This is how Longevity Vision Fund was officially born in February 2019. 

“The next thing I know, I’ve raised $100 million, I am collaborating with Peter Diamandis’ BOLD Capital fund on deal origination in the field of longevity, and I am developing the Longevity XPRIZE, a global competition between teams from at least 50 countries, designed to find a cure for aging,” Young says. 

“Teams will be developing their own technologies, preventions, supplements, lifestyle changes programs, all aiming to reverse the aging process.” 

Young’s investor network runs deep. Prior to launching LVF, Young was the co-founder of Peak State Ventures, a fund that deploys $150 million on new technologies in real estate, digital healthcare and the Future of Work. Aside from that, Young also managed over $2 billion in assets at another private equity fund.

Soon after LVF’s launch, Young joined the Financial Advisory Board of the Parliamentary Group in the UK dedicated to shaping longevity strategies for Britain’s population of 66 million.

Young also manages pro bono projects, such as “[email protected]”, a corporate program designed for companies who want to invest in health and anti-aging practices for their employees. A large unnamed financial organization of 300,000 employees implemented the program last year, and Young says it’s already seeing evidence of progress through lower sick days numbers and a productivity boost.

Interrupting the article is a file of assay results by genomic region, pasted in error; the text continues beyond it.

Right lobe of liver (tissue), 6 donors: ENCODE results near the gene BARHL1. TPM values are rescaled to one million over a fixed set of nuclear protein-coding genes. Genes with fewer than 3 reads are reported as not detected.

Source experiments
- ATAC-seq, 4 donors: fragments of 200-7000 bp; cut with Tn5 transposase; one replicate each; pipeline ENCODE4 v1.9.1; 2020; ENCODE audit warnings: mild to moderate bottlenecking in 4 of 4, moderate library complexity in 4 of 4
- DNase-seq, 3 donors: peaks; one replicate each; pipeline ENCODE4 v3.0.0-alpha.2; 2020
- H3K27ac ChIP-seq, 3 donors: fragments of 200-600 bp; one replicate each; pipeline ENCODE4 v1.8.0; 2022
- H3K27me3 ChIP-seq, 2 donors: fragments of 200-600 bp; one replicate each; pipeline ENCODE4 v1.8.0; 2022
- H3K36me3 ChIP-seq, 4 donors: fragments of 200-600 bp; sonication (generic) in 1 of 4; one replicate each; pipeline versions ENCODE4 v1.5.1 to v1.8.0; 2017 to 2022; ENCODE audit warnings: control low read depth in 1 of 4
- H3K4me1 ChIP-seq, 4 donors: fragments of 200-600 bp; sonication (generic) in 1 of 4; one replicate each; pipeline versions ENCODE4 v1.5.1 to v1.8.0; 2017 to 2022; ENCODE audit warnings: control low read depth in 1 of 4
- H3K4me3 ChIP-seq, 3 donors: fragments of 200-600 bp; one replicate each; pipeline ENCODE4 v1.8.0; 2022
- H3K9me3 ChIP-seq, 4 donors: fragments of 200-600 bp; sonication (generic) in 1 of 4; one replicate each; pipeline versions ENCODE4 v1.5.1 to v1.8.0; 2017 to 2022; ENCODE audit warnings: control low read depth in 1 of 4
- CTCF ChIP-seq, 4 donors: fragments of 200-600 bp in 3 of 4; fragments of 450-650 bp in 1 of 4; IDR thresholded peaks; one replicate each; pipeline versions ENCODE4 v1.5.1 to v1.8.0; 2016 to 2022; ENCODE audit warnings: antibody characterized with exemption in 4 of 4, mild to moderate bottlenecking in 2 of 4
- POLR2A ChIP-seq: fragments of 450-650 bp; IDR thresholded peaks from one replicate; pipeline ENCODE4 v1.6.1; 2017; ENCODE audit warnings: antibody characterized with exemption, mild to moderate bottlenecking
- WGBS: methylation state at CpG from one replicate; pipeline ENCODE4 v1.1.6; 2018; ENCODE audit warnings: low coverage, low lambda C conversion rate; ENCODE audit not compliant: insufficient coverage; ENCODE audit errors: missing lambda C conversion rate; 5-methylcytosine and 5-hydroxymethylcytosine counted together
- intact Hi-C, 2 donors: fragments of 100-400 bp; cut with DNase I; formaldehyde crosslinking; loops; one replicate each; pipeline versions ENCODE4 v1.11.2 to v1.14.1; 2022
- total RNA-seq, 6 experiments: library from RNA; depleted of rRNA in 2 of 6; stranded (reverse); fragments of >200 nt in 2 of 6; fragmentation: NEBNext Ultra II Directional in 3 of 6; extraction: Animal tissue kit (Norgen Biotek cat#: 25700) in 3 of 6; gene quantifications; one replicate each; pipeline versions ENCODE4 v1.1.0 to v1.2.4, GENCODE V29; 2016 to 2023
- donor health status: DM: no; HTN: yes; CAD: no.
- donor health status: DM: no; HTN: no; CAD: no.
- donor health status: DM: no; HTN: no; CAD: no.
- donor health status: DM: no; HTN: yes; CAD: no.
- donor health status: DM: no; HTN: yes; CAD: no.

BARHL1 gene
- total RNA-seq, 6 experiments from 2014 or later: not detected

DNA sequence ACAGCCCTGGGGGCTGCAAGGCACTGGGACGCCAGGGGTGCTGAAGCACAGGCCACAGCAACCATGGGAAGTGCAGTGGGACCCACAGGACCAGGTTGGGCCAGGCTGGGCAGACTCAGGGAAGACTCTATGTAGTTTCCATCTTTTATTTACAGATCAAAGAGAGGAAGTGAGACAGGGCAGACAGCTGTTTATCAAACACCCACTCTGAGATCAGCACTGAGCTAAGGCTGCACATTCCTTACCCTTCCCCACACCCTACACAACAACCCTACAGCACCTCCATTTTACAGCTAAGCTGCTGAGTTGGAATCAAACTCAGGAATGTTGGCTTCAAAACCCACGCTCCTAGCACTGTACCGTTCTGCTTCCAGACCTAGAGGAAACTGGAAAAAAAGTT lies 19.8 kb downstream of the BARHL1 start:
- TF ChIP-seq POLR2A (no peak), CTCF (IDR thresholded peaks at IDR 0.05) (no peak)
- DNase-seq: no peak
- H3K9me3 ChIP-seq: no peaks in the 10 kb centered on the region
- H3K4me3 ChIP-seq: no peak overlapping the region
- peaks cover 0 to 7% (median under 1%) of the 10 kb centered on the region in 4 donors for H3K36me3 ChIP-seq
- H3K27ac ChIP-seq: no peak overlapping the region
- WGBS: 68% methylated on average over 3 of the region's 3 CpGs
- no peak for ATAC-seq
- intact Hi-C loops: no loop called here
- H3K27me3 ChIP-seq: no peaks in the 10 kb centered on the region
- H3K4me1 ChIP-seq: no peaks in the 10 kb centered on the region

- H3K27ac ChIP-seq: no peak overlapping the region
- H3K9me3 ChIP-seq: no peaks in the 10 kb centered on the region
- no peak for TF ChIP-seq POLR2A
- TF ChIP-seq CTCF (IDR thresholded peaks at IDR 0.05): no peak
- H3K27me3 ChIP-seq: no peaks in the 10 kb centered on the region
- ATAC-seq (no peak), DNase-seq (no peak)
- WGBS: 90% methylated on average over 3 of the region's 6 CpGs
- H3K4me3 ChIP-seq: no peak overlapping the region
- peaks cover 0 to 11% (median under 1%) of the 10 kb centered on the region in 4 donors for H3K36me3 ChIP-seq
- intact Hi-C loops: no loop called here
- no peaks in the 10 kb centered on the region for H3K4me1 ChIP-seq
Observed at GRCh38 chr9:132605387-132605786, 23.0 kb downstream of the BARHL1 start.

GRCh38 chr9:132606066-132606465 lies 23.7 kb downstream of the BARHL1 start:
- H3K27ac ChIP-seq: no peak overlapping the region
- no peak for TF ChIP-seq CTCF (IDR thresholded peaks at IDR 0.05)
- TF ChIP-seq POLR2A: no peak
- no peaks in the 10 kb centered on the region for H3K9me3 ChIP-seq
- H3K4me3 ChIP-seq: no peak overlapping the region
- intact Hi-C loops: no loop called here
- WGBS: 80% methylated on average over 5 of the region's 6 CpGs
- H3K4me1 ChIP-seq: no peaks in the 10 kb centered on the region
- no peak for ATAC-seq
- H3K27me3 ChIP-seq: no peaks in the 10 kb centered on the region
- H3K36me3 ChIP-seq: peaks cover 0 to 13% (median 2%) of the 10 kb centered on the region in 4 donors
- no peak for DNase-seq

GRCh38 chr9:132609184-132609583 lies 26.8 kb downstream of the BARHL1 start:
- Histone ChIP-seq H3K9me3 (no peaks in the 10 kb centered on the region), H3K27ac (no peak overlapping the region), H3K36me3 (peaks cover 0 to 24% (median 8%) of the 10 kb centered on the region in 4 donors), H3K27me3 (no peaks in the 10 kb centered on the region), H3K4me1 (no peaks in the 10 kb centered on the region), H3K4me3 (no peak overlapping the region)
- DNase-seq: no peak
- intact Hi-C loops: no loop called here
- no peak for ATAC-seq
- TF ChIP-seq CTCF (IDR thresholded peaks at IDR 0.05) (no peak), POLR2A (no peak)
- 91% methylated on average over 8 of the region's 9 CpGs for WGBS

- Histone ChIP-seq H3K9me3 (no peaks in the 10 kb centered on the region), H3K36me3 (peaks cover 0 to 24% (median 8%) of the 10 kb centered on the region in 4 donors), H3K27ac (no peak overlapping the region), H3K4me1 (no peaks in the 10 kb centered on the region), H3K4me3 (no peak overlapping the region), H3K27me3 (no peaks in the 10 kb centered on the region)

Read: Digital health start-ups: Who will manage our health and make a killing?

Longevity R&D 

Young says that the longevity space can be mapped into three horizons.

Horizon One: Digital Health and Preventive Medicine

“There are 44 indicators in blood tests that can tell you what your “true” biological age is. Your actual age might be older than your numeric age, but you can slow down the aging process with simple steps. Living to 100 – our first longevity horizon – certainly isn’t unheard of, because it’s fairly intuitive and isn’t reliant on revolutionary technologies. Go for annual check-ups, don’t smoke, meditate, manage your calorie intake, eat a plant-rich diet. These small changes to a daily regimen can fight off heart disease, and even cancer, while also keeping your mind sharp.”

Horizon Two: Evolving Technologies and AI Diagnostics

Young says that there are a number of technologies that can extend our lifespans by 20 to 30 years. These are already available or in development but won’t reach the mass market for anywhere from five to 15 years. They include: 

Genome Engineering 

“All of us, including our kids, can use genome therapy and editing to cure previously incurable fatal diseases, such as cancer.”

Stem Cell Treatments